FERGUSON, MISSOURI – Missouri Gov. Jay Nixon ordered more National Guard troops to Ferguson after chaos erupted when a grand jury declined to indict a white police officer for killing an unarmed black teenager.
Businesses were looted, police cars burned and a dozen buildings torched after prosecutors said Monday night that they wouldn’t charge Officer Darren Wilson in the August death of 18- year-old Michael Brown.
There were 61 arrests by early Tuesday on charges including arson, burglary, unlawful assembly and trespassing, according to an email from Brian Schellman, spokesman for the St. Louis County Police Department. St. Louis city police said they arrested 21 people.
Criminals used the cover of protests to commit mayhem, and additional resources will be deployed Tuesday night to maintain the peace, Sam Dotson, the St. Louis city police chief, said Tuesday during a televised press conference.
“Behavior like we saw last night with the criminal activity won’t be tolerated,” Dotson said.
The spasm of fury extended violence that since August has prompted a re-examination of law enforcement’s relationship with minorities across the U.S. The debate stretched from smoke-choked South Florissant Road in Ferguson to the White House, where President Barack Obama pleaded for calm.
The announcement of the grand jury decision was made after 8 p.m. local time to ensure children would be safe, said Ed Magee, spokesman for St. Louis County Prosecutor Robert McCulloch. The timing of the announcement was coordinated with law enforcement, he said.
Nixon, asked Monday whether the announcement should be delayed until morning to avoid the element of darkness, said that the decision was the county prosecutor’s.
After the announcement, Ferguson exploded.
Brown’s mother, Lesley McSpadden, joined protesters, crying as she repeated, “Y’all wrong, y’all wrong!”
By midnight, the St. Louis County Police Department reported “heavy automatic gunfire” in the area and buildings ablaze. County Police Chief Jon Belmar said at a 1:30 a.m. news conference that most of the structures were complete losses.
County police said they discovered a dead man inside a parked vehicle Tuesday morning near the area. No other information, including the circumstances leading to the discovery, was available, police said.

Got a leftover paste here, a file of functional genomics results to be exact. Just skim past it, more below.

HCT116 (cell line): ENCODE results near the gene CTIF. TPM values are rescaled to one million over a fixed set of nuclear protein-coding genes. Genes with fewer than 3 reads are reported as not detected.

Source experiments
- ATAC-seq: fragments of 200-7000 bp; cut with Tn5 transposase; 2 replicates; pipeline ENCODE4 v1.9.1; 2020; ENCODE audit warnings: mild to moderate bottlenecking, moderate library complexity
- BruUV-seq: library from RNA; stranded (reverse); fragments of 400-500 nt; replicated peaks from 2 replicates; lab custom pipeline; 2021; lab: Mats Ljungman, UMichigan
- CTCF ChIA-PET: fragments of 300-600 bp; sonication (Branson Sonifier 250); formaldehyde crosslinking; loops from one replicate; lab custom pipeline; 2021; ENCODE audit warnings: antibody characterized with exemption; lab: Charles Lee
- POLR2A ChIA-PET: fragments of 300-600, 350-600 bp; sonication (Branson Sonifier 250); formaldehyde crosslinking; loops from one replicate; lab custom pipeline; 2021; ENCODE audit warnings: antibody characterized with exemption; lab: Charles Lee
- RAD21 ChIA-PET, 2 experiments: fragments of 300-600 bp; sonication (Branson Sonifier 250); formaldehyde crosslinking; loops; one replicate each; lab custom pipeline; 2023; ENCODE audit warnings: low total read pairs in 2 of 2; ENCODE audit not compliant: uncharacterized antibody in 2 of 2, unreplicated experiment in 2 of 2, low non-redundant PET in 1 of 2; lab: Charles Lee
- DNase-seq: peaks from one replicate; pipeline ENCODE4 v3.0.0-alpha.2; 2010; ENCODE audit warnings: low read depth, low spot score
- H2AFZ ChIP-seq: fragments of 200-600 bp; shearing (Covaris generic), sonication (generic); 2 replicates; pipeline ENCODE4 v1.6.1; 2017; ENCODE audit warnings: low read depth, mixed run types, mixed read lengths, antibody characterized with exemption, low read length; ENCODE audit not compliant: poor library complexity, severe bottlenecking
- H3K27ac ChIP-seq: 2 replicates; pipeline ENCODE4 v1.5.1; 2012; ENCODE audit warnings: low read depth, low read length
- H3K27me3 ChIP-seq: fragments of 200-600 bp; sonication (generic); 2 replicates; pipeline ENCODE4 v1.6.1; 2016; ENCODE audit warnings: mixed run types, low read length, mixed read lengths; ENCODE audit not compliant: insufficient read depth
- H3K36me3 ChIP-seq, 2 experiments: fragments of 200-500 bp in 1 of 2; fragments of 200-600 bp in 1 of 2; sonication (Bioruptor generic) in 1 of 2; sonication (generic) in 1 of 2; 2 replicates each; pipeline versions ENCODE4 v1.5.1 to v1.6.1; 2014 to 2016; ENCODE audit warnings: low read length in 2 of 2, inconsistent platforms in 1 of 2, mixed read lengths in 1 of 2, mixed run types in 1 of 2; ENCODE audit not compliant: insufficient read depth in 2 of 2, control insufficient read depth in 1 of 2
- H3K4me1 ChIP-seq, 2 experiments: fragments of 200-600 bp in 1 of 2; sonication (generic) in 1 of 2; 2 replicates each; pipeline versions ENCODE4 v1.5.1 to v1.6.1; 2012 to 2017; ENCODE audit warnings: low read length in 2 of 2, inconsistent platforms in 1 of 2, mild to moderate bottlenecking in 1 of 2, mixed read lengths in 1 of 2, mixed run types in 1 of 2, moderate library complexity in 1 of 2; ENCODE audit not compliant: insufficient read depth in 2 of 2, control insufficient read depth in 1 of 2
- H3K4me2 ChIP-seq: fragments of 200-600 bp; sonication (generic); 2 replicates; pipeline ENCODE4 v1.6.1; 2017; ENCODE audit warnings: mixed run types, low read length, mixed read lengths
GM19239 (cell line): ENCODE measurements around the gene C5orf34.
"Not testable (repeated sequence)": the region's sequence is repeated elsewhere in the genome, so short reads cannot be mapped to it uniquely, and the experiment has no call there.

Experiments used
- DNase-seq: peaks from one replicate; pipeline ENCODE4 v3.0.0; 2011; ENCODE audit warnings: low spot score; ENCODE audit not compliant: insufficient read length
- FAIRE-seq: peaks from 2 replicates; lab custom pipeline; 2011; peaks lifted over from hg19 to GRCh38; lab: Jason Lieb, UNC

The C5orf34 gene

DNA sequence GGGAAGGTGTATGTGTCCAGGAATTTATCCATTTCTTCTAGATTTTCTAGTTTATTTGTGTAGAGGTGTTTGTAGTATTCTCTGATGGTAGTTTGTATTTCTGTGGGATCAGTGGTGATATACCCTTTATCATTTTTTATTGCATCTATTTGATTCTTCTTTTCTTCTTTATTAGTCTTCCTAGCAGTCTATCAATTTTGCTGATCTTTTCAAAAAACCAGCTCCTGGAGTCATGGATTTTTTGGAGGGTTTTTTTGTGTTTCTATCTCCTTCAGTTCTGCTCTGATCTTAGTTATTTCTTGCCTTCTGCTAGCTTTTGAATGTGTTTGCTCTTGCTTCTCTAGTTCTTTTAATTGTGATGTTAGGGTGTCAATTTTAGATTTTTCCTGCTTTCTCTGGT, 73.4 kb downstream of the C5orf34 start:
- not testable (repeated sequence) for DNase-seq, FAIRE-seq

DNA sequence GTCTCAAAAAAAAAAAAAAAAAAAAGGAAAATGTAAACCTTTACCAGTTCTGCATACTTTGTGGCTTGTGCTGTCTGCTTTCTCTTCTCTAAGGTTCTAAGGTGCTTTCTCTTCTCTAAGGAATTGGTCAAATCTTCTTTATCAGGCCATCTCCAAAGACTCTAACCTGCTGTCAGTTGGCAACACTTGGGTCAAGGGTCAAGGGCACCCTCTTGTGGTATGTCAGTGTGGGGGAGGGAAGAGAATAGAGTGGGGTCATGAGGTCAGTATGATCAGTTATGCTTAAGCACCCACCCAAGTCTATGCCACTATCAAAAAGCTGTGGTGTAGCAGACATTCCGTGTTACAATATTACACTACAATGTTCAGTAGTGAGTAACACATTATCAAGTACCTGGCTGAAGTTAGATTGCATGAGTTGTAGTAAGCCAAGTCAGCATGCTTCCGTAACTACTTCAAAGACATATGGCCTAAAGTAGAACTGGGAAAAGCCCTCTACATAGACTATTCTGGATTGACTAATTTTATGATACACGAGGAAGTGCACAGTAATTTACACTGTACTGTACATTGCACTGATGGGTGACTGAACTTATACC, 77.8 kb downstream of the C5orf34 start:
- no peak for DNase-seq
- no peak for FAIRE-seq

Officers seized weapons and braced for more violence Tuesday with the help of the additional National Guard troops, Belmar said.
“I don’t think we were underprepared, but I’ll be honest with you, unless we bring 10,000 policemen in here, I don’t think we could prevent folks that really are intent on just destroying a community,” he said.
Obama said Monday the nation must heed the decision of the St. Louis County grand jury and urged protesters to express their anger in nonviolent ways and law-enforcement officers to exercise care and restraint.
“This is not just an issue for Ferguson,” Obama said at the White House minutes after the grand jury’s decision was announced. “This is an issue for America.”
The grand-jury decision that triggered the anger followed months of work. McCulloch said the panel, composed of nine whites and three blacks, began hearing evidence Aug. 20.
McCulloch said members met for 25 days and are the only people who heard every witness and examined every piece of evidence. He said many witness statements were contradicted by physical evidence.
The Aug. 9 shooting touched off days of demonstrations in the municipality of about 21,000 people, 70 percent of whom are black. As of September, 50 of the city’s 53 police officers were white.
Ferguson police deployed armored vehicles and aimed assault rifles at protesters. Protests and arrests occurred regularly in the ensuing weeks.
Benjamin Crump, a lawyer for Brown’s family, said in a Twitter posting Monday that members are “profoundly disappointed that the killer of our child will not face the consequence of his actions.”
Wilson’s lawyers said in a statement published by the St. Louis Post-Dispatch newspaper that the officer was following his training and the law:
“We recognize that many people will want to second-guess the grand jury’s decision. We would encourage anyone who wants to express an opinion do so in a respectful and peaceful manner.”
In a time of both misinformation and too much information, quality journalism is more crucial than ever.
By subscribing, you can help us get the story right.